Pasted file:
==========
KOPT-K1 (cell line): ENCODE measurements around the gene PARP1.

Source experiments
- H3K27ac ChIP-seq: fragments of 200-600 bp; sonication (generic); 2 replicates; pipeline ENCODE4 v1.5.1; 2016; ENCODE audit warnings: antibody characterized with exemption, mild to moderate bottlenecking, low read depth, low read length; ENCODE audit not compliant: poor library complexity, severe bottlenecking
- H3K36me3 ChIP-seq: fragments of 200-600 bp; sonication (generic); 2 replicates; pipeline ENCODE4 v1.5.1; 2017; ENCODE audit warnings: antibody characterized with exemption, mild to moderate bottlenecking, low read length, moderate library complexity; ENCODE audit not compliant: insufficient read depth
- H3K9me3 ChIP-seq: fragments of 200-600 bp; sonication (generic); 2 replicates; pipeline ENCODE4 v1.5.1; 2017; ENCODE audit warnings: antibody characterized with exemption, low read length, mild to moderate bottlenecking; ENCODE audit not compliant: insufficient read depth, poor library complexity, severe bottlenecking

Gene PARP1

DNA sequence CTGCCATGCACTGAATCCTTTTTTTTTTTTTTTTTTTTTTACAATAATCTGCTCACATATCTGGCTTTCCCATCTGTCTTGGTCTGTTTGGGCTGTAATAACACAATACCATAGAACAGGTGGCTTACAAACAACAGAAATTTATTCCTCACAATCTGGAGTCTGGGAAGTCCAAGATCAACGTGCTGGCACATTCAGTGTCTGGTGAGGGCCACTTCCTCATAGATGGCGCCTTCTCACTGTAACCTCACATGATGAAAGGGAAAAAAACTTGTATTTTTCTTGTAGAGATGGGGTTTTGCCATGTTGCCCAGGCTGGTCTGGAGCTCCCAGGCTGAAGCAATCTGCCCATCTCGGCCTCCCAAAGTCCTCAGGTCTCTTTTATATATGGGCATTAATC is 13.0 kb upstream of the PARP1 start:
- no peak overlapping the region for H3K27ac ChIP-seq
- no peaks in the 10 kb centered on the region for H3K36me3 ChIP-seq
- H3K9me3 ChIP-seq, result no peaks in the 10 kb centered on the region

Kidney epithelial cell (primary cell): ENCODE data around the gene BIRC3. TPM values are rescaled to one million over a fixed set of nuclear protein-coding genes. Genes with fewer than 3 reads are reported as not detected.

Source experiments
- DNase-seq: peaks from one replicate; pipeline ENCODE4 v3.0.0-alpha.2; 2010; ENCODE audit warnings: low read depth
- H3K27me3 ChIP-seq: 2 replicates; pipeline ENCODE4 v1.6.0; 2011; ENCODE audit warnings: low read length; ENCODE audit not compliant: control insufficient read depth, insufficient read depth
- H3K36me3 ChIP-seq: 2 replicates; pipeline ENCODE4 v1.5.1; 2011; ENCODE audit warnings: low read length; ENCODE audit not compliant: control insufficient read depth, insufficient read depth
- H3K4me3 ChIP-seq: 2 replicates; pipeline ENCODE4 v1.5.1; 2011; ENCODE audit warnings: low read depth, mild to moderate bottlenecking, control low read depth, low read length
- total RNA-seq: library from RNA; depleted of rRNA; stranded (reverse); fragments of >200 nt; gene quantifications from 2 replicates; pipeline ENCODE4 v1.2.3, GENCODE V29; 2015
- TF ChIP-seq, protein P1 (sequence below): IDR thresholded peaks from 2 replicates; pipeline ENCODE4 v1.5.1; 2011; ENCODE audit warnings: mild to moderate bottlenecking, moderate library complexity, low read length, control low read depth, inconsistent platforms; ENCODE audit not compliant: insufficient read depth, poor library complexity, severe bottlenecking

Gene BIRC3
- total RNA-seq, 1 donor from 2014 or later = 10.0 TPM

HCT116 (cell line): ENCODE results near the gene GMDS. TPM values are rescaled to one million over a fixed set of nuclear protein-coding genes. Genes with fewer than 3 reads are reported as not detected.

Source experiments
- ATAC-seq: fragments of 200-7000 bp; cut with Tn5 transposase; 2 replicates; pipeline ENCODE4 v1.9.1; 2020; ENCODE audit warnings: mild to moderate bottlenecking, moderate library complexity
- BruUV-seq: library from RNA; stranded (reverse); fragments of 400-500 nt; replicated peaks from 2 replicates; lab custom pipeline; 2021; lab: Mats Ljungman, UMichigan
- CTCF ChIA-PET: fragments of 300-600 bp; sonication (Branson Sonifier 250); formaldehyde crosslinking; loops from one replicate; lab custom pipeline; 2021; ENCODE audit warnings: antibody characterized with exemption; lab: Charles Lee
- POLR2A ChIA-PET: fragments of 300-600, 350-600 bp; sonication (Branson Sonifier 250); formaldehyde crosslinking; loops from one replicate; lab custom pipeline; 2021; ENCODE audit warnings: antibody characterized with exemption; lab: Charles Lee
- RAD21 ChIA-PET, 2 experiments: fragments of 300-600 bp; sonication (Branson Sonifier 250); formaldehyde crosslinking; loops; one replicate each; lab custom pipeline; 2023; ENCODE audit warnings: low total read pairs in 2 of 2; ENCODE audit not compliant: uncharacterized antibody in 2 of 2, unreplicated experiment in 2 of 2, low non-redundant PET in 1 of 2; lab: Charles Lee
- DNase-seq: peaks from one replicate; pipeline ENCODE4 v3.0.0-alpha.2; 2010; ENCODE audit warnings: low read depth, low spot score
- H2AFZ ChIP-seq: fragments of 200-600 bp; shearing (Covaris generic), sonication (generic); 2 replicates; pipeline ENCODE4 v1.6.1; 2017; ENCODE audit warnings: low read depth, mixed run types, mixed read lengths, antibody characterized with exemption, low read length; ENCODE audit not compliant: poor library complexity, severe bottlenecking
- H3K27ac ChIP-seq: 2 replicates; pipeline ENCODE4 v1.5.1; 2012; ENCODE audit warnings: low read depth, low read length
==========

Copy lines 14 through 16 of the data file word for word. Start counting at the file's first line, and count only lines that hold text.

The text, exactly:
- H3K27me3 ChIP-seq: 2 replicates; pipeline ENCODE4 v1.6.0; 2011; ENCODE audit warnings: low read length; ENCODE audit not compliant: control insufficient read depth, insufficient read depth
- H3K36me3 ChIP-seq: 2 replicates; pipeline ENCODE4 v1.5.1; 2011; ENCODE audit warnings: low read length; ENCODE audit not compliant: control insufficient read depth, insufficient read depth
- H3K4me3 ChIP-seq: 2 replicates; pipeline ENCODE4 v1.5.1; 2011; ENCODE audit warnings: low read depth, mild to moderate bottlenecking, control low read depth, low read length